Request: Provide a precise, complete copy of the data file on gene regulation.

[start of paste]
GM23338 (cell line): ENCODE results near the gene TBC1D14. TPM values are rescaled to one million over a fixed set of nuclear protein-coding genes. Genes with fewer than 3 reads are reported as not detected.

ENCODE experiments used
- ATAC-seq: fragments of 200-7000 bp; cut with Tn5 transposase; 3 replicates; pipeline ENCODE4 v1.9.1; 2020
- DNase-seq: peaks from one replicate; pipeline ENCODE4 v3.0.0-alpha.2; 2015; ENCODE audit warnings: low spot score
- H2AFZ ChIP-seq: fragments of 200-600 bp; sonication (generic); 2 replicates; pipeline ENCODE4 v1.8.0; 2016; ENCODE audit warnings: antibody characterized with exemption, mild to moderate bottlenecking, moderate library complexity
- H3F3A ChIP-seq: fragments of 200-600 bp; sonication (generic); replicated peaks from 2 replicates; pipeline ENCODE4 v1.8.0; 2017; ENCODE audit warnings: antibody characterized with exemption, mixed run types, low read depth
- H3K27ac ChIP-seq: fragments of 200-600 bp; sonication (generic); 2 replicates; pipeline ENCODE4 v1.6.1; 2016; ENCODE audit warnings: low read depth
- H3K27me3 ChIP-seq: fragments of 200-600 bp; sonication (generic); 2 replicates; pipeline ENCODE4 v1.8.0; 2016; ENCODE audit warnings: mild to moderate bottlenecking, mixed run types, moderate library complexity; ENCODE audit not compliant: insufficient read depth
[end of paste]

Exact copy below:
GM23338 (cell line): ENCODE results near the gene TBC1D14. TPM values are rescaled to one million over a fixed set of nuclear protein-coding genes. Genes with fewer than 3 reads are reported as not detected.

ENCODE experiments used
- ATAC-seq: fragments of 200-7000 bp; cut with Tn5 transposase; 3 replicates; pipeline ENCODE4 v1.9.1; 2020
- DNase-seq: peaks from one replicate; pipeline ENCODE4 v3.0.0-alpha.2; 2015; ENCODE audit warnings: low spot score
- H2AFZ ChIP-seq: fragments of 200-600 bp; sonication (generic); 2 replicates; pipeline ENCODE4 v1.8.0; 2016; ENCODE audit warnings: antibody characterized with exemption, mild to moderate bottlenecking, moderate library complexity
- H3F3A ChIP-seq: fragments of 200-600 bp; sonication (generic); replicated peaks from 2 replicates; pipeline ENCODE4 v1.8.0; 2017; ENCODE audit warnings: antibody characterized with exemption, mixed run types, low read depth
- H3K27ac ChIP-seq: fragments of 200-600 bp; sonication (generic); 2 replicates; pipeline ENCODE4 v1.6.1; 2016; ENCODE audit warnings: low read depth
- H3K27me3 ChIP-seq: fragments of 200-600 bp; sonication (generic); 2 replicates; pipeline ENCODE4 v1.8.0; 2016; ENCODE audit warnings: mild to moderate bottlenecking, mixed run types, moderate library complexity; ENCODE audit not compliant: insufficient read depth